Deutsche Telekom today revealed strategy to cut costs by 1.5 billion euros or $1.75 billion by 2021.
The global telecom operator, which has presence in Europe and the U.S., will be making more investment in automation and digitalization tools to reduce indirect costs outside of the United States. Deutsche Telekom’s T-Mobile US business unit is in the process of buying Sprint in the U.S.
Around a half of these cuts will be from non-staff-related savings in areas such as real estate and legacy IT platforms. Some of the cut in costs will result from the migration to IP by 2019 in Germany.
The majority of the planned staff-reduction measures have already been implemented by way of agreements – such as the one for phased retirement – that will take effect at the end of the current year, Deutsche Telekom said at its Capital Markets Day in Bonn.
Deutsche Telekom said its revenue is expected to increase by 1 to 2 percent per year in the period from 2017 through 2021, adjusted EBITDA by 2 to 4 percent, and free cash flow by 10 percent.
“Over the next few years, we will continue to exhibit a growth profile that is unparalleled in our industry,” said Tim Hottges, CEO of Deutsche Telekom.
Deutsche Telekom’s capital expenditure (Capex), outside of the United States, will remain virtually on a par with the high level seen in 2017.
Deutsche Telekom’s fiber-optic infrastructure is expected to cover 80 percent of households in Germany by the end of next year. Deutsche Telekom’s investment in vectoring technology will ensure that around 70 percent of households will have access to bandwidths of at least 100 Mbit/s by the end of 2019.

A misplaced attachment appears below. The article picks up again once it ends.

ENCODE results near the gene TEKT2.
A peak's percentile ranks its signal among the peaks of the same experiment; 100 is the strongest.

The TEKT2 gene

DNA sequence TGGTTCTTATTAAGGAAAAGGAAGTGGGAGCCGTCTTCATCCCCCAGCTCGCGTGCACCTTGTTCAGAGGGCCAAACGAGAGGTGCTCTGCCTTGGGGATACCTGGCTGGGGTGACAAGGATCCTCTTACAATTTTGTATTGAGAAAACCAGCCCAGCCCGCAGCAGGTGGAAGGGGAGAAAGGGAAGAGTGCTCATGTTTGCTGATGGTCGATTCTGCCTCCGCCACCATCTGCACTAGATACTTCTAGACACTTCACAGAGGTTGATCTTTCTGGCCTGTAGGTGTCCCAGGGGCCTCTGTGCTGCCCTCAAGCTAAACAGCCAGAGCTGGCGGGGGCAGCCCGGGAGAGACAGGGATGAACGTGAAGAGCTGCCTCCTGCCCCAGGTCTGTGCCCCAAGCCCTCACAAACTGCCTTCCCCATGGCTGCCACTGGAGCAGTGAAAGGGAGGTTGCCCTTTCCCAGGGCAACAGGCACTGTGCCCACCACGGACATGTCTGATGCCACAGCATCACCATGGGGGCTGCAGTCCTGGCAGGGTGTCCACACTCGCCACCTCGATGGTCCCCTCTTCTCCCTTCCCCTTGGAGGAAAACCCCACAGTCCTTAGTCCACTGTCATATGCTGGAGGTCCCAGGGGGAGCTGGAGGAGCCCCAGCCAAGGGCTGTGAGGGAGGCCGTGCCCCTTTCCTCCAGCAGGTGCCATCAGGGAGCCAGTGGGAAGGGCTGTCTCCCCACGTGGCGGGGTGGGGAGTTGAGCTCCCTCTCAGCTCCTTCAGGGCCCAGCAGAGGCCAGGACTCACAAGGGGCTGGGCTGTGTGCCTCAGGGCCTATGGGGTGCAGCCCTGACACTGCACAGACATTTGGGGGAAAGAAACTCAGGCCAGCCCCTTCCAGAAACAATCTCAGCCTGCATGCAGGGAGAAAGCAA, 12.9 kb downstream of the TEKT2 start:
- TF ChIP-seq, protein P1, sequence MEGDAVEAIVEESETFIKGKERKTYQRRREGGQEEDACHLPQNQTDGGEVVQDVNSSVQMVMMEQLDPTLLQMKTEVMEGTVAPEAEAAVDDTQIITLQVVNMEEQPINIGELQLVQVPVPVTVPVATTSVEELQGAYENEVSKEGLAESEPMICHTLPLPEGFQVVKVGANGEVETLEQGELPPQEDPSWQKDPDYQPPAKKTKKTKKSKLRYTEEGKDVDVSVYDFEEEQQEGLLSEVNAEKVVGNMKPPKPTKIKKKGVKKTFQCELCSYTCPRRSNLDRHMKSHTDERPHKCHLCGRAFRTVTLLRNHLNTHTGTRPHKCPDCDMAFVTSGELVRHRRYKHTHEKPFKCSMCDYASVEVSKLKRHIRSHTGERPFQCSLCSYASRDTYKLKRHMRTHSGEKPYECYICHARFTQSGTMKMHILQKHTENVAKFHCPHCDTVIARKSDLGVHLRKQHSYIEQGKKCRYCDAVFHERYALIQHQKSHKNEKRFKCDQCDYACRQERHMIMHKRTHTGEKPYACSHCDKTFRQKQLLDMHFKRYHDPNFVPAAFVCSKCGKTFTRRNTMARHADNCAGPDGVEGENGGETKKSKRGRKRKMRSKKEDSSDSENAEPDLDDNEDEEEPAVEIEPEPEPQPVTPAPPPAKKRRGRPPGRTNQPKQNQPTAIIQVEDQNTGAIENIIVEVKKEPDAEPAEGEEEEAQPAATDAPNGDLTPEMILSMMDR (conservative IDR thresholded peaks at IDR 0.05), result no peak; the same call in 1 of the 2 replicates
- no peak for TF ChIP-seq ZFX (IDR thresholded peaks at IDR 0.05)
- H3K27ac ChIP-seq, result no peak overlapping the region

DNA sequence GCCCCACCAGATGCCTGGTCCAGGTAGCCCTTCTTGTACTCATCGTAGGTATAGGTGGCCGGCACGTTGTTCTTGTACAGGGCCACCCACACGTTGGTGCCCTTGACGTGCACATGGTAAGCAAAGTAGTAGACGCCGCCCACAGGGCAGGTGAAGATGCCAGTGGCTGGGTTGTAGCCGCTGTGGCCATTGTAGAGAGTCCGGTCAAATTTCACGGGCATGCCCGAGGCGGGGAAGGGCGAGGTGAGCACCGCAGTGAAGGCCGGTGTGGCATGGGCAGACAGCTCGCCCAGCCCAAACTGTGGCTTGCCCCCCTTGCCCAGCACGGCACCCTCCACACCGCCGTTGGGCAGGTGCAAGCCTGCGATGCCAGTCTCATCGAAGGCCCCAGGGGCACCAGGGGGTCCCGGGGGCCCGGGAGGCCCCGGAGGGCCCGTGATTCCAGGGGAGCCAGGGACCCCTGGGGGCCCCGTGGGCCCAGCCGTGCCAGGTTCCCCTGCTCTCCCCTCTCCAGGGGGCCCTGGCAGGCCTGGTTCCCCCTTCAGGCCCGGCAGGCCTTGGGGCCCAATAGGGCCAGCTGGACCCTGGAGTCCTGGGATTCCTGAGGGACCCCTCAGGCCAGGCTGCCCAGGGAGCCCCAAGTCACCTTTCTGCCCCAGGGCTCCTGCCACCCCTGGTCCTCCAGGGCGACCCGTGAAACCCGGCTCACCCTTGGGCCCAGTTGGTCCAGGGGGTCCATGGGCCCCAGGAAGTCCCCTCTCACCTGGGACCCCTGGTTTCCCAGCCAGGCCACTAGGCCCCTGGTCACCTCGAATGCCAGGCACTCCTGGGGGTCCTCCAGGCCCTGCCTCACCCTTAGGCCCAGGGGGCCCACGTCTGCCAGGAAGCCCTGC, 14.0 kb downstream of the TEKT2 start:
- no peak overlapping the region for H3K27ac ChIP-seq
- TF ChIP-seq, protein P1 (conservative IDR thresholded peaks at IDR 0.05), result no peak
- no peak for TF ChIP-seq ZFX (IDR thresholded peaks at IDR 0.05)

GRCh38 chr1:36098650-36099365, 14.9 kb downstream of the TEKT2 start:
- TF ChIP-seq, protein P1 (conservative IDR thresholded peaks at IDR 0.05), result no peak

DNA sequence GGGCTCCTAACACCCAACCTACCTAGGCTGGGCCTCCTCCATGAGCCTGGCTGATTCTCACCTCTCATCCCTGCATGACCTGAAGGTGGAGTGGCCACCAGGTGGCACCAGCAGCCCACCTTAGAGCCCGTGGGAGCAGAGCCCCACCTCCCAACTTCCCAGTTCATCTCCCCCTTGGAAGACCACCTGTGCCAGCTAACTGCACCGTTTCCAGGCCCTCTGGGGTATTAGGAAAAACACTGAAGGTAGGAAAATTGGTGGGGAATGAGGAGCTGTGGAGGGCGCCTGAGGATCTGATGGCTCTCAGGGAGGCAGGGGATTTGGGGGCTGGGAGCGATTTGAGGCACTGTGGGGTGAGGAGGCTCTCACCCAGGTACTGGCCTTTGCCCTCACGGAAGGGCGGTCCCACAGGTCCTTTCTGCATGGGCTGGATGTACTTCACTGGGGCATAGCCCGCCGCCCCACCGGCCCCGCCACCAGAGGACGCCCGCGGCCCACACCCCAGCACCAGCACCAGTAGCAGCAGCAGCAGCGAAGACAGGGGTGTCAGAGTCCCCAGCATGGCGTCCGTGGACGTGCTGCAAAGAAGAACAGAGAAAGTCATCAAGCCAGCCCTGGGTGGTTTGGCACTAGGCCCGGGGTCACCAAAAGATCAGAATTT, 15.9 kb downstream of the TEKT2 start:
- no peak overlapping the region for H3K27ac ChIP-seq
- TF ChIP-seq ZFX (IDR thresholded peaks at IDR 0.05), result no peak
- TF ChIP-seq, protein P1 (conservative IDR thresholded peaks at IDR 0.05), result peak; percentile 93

Deutsche Telekom will also begin rolling out super vectoring in the second half of 2018, and expects to be able to offer some 15 million households surfing speeds of up to 250 Mbit/s, but at least 105 Mbit/s, by the year end.
Deutsche Telekom said its fiber-to-the-home (FTTH) will reach up to 2 million households a year. Wireless-to-the-home technologies will provide gigabit bandwidth to around one quarter of German homes.
Deutsche Telekom’s European subsidiaries will triple the share of Capex allocated to FTTH while overall investments will remain stable.
Deutsche Telekom will increase the number of mobile base stations in Germany from 27,000 in 2017 to 36,000 in 2021. It will deploy small cells to increase capacities in urban areas with heavy network traffic.
Deutsche Telekom aims to increase its LTE network coverage in Germany from 94 percent of the population in 2017 to 98 percent in 2019.
Deutsche Telekom’s European subsidiaries will increase the number of base stations and small cells to 47,000 by 2021 from 41,000 in 2017.